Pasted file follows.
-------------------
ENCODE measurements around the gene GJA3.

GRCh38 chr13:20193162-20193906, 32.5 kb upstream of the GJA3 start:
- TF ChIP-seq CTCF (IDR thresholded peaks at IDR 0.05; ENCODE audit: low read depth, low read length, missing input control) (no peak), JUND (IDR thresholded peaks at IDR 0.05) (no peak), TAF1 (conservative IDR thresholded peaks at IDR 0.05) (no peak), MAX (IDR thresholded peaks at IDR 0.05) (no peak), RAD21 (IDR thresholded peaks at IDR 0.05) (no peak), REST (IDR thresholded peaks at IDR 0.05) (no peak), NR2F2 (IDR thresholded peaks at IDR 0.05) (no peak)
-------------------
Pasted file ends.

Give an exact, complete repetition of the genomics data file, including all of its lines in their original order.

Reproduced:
ENCODE measurements around the gene GJA3.

GRCh38 chr13:20193162-20193906, 32.5 kb upstream of the GJA3 start:
- TF ChIP-seq CTCF (IDR thresholded peaks at IDR 0.05; ENCODE audit: low read depth, low read length, missing input control) (no peak), JUND (IDR thresholded peaks at IDR 0.05) (no peak), TAF1 (conservative IDR thresholded peaks at IDR 0.05) (no peak), MAX (IDR thresholded peaks at IDR 0.05) (no peak), RAD21 (IDR thresholded peaks at IDR 0.05) (no peak), REST (IDR thresholded peaks at IDR 0.05) (no peak), NR2F2 (IDR thresholded peaks at IDR 0.05) (no peak)